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How Band Collection Statistics works

Available with Spatial Analyst license.

The Band Collection Statistics tool provides statistics for the multivariate analysis of a set of raster bands. When using the Compute covariance and correlation matrices option is enabled, the covariance and correlation matrices are output as well as the basic statistical parameters, such as the values of minimum, maximum, mean, and standard deviation for every layer.

The covariance matrix contains values of variances and covariances. The variance is a statistical measure showing how much variance there is from the mean. To calculate these variances, the squares of the differences between each cell value and the mean value of all cells are averaged. The variances for every layer can be read along the diagonal of the covariance matrix moving from the upper left to the lower right. The variances are expressed in cell-value units squared.

The remaining entries within the covariance matrix are the covariances between all pairs of input rasters. The following formula is used to determine the covariance between layers i and j:

Formula for covariance between layers i and j
  • where:

    Z - value of a cell

    i, j - are layers of a stack

    ยต - is the mean of a layer

    N - is the number of cells

    k - denotes a particular cell

The covariance of two layers is the intersection of the appropriate row and column. The covariance between layers 2 and 3 is the same as the covariance between layers 3 and 2. The values of the covariance matrix are dependent on the value units, while the values of the correlation matrix are not.

The correlation matrix shows the values of the correlation coefficients that depict the relationship between two datasets. In the case of a set of raster layers, the correlation matrix presents the cell values from one raster layer as they relate to the cell values of another layer. The correlation between two layers is a measure of dependency between the layers. It is the ratio of the covariance between the two layers divided by the product of their standard deviations. Because it is a ratio, it is a unitless number. The equation to calculate the correlation is as follows:

Equation to calculate the correlation

Correlation ranges from +1 to -1. A positive correlation indicates a direct relationship between two layers, such as when the cell values of one layer increase, the cell values of another layer are also likely to increase. A negative correlation means that one variable changes inversely to the other. A correlation of zero means that two layers are independent of one another.

The correlation matrix is symmetrical. Its diagonal from the upper left to lower right is 1.0000 since the correlation coefficient of identical layers is +1.

Example

The example below shows the contents of the output from Band Collection Statistics for a four-layer multiband raster. The first table shows the basic statistics when the Compute matrices option is not used. However, when the option is checked, the covariance and correlation matrices are also calculated. The output statistics contained in the output statistics file are displayed.

Only mean calculated

Output with Compute covariance and correlation matrices disabled (BRIEF):

#               STATISTICS of INDIVIDUAL LAYERS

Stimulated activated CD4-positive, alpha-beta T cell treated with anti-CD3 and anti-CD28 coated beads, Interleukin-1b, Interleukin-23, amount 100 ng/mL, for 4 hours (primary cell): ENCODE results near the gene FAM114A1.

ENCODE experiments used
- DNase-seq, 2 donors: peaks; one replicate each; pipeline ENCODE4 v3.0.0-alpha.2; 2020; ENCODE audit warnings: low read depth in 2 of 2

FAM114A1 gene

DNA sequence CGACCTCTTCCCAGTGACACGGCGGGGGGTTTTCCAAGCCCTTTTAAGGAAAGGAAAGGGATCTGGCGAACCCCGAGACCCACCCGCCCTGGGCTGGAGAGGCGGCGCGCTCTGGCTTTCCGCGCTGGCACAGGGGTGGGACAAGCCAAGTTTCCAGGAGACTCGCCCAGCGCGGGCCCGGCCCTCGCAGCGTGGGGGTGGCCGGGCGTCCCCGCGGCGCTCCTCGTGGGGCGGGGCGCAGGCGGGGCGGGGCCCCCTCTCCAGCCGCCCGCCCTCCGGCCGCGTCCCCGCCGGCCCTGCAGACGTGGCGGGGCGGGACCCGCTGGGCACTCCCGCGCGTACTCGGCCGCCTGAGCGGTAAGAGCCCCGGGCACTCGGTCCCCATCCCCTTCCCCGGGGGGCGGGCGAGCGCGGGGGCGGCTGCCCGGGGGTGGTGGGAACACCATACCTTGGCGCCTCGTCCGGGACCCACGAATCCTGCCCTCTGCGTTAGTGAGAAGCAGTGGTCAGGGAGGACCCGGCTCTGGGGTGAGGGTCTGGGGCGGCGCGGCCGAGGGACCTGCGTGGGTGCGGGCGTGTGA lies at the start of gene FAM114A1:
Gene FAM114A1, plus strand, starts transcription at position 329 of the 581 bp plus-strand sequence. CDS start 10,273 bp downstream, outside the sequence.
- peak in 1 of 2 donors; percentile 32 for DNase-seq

#   Layer           MIN          MAX          MEAN         STD
# ---------------------------------------------------------------
       1            1.0000      21.0000       7.8410       4.1690
       2            1.0000     128.0000      25.5144      35.8494
       3          296.9573    4073.6306    1565.5359     763.9803
       4            0.3333     127.5000      51.5314      29.7958
# ===============================================================

Both mean and matrices calculated

Output with Compute covariance and correlation matrices enabled (DETAILED):

#               STATISTICS of INDIVIDUAL LAYERS

#   Layer           MIN          MAX          MEAN         STD
# ---------------------------------------------------------------
       1            1.0000      21.0000       7.8410       4.1690
       2            1.0000     128.0000      25.5144      35.8494
       3          296.9573    4073.6306    1565.5359     763.9803
       4            0.3333     127.5000      51.5314      29.7958
# ===============================================================



#                    COVARIANCE MATRIX

#   Layer            1            2            3            4
# ---------------------------------------------------------------
       1           17.3826      16.9320    3177.5947      87.9590
       2           16.9320    1285.3096    3117.1753      31.3420
       3         3177.5947    3117.1753  583723.0625   16137.9785
       4           87.9590      31.3420   16137.9785     887.8751
# ===============================================================


#                    CORRELATION MATRIX

#    Layer            1            2            3            4
# ---------------------------------------------------------------
       1            1.0000       0.1133       0.9976       0.7080
       2            0.1133       1.0000       0.1138       0.0293
       3            0.9976       0.1138       1.0000       0.7089
       4            0.7080       0.0293       0.7089       1.0000
# ===============================================================

References

Snedecor, G. W., and W. G. Cochran. 1968. Statistical Methods, 6th ed. Ames, Iowa: The Iowa State University Press.

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